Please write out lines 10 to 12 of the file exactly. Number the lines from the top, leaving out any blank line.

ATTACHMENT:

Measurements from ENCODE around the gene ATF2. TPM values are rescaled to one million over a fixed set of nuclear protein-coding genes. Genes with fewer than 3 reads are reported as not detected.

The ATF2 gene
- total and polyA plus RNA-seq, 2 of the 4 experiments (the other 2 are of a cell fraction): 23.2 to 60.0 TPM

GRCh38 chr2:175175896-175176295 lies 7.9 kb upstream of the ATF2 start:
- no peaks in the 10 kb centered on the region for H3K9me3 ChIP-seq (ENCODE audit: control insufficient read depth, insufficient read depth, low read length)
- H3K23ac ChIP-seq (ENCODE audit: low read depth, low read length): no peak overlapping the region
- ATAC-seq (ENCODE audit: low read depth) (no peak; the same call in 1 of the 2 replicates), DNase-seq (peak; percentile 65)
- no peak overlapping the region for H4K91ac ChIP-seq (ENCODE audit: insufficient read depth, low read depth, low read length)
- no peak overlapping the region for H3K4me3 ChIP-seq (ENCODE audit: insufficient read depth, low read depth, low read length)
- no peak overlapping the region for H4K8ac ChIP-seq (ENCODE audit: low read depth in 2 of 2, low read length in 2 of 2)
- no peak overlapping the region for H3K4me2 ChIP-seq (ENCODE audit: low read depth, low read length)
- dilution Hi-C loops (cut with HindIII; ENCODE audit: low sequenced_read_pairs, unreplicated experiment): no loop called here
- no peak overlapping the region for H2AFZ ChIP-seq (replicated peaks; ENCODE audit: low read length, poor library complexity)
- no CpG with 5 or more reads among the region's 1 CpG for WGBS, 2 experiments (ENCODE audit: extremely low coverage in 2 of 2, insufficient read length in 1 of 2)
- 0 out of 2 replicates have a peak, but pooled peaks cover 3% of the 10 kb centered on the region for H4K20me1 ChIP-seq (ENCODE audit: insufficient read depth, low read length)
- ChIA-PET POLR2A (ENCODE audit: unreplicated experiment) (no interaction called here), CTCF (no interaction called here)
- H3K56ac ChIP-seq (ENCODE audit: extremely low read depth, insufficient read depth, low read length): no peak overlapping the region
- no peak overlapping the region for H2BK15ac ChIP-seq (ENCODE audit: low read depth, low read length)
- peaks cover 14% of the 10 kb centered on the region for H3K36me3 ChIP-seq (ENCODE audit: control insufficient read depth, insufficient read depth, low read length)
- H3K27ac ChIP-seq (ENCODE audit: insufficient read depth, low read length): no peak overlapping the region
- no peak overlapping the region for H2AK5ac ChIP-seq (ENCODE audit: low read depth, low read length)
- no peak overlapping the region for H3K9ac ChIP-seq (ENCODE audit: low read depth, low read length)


- no peak overlapping the region for H4K8ac ChIP-seq (ENCODE audit: low read depth in 2 of 2, low read length in 2 of 2)
- no peak overlapping the region for H3K4me2 ChIP-seq (ENCODE audit: low read depth, low read length)
- dilution Hi-C loops (cut with HindIII; ENCODE audit: low sequenced_read_pairs, unreplicated experiment): no loop called here